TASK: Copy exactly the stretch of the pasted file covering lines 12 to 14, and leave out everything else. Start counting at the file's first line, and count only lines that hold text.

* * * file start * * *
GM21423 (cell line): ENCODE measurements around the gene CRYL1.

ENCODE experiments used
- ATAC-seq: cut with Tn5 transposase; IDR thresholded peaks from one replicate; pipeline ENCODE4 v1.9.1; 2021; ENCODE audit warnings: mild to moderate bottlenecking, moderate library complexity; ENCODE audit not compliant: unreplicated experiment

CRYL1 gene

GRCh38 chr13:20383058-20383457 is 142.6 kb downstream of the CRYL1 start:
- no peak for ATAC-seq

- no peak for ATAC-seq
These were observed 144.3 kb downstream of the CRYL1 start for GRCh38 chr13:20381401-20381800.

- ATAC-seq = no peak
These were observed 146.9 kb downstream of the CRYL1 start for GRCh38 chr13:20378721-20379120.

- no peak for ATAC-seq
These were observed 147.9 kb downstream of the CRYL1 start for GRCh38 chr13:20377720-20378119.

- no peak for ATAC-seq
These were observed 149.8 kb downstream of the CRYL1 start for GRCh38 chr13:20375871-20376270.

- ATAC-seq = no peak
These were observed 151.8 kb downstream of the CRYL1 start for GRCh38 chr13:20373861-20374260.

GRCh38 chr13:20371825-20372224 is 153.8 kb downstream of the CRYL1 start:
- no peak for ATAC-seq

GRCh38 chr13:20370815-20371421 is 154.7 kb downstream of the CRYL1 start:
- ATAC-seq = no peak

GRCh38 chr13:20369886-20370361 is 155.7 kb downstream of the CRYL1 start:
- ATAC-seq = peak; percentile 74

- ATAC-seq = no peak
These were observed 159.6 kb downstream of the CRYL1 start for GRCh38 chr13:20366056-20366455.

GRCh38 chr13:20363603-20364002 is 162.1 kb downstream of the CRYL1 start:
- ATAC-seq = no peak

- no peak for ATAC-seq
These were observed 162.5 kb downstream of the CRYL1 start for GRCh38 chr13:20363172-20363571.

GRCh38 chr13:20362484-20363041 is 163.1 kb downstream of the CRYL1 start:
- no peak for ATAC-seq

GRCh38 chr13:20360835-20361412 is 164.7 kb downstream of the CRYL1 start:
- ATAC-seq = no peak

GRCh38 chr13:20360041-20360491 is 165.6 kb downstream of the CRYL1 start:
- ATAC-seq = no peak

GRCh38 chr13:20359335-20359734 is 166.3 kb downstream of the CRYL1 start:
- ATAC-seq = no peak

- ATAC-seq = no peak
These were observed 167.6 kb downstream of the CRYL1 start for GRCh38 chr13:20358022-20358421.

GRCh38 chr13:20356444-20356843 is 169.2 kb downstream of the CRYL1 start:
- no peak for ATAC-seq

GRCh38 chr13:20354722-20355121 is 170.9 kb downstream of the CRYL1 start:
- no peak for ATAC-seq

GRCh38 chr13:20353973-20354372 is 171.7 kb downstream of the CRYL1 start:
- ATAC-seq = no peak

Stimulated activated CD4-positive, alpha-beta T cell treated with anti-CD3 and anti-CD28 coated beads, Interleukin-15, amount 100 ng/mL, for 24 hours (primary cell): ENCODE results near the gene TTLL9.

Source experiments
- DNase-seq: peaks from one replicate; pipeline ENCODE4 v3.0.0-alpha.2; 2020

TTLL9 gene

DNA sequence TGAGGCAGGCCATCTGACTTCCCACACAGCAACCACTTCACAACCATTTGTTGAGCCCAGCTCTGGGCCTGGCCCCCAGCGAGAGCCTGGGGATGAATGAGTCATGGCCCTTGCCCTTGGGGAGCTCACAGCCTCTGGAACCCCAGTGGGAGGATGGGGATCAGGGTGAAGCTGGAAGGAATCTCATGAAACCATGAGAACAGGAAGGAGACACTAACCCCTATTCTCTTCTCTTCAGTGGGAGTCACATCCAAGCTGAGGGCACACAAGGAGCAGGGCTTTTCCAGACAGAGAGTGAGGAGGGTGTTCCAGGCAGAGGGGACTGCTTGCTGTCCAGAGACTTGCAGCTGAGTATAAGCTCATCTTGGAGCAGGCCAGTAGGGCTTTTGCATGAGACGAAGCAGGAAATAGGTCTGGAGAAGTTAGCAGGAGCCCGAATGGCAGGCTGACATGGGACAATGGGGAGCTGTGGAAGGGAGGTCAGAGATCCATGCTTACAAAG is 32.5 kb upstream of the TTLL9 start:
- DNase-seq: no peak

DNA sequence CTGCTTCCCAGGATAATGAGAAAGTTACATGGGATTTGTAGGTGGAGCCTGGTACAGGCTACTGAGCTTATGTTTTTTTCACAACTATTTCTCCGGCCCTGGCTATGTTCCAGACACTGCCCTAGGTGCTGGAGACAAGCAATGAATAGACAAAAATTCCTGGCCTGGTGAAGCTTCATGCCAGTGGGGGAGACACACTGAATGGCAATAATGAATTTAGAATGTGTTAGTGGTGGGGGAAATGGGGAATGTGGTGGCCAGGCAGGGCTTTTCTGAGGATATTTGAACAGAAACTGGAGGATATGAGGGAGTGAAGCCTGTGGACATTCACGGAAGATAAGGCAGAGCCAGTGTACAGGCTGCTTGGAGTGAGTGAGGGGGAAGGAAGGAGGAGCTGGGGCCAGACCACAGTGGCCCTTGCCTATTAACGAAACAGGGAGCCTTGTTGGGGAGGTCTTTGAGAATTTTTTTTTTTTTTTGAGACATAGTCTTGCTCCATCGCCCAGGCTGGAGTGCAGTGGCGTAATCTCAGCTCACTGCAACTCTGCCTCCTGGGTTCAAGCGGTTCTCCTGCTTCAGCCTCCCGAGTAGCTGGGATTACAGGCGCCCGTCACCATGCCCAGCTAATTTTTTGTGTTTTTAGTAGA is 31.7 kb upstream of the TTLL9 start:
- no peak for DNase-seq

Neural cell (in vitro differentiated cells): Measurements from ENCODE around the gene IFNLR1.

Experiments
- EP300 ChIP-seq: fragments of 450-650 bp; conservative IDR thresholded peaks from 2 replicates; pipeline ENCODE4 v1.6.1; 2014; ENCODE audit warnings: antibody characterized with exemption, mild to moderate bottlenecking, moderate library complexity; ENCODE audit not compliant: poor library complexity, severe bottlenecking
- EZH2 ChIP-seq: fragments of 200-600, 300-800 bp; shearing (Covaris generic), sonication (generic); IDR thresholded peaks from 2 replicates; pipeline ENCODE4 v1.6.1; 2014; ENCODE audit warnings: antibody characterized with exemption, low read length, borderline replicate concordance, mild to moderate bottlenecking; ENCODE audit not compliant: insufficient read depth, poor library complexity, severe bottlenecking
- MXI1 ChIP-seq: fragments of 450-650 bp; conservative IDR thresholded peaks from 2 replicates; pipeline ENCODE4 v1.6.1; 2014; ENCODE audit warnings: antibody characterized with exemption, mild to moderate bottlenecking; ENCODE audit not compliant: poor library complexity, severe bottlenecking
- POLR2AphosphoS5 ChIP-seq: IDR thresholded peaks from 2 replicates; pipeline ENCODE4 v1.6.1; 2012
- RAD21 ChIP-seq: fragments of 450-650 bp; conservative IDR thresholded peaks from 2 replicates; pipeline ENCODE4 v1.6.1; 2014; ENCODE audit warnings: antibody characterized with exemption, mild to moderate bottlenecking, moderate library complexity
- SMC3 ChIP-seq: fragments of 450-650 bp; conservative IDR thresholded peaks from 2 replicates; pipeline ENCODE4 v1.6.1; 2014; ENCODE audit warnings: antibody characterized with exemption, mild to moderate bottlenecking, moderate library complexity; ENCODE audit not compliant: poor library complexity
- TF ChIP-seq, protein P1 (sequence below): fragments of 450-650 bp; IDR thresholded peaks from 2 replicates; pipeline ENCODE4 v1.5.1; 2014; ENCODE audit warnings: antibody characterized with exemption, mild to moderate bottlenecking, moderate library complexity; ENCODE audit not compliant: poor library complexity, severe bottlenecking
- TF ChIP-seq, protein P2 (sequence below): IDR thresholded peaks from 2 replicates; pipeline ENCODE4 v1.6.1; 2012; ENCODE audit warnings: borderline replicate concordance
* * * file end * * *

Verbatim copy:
These were observed 147.9 kb downstream of the CRYL1 start for GRCh38 chr13:20377720-20378119.

- no peak for ATAC-seq
These were observed 149.8 kb downstream of the CRYL1 start for GRCh38 chr13:20375871-20376270.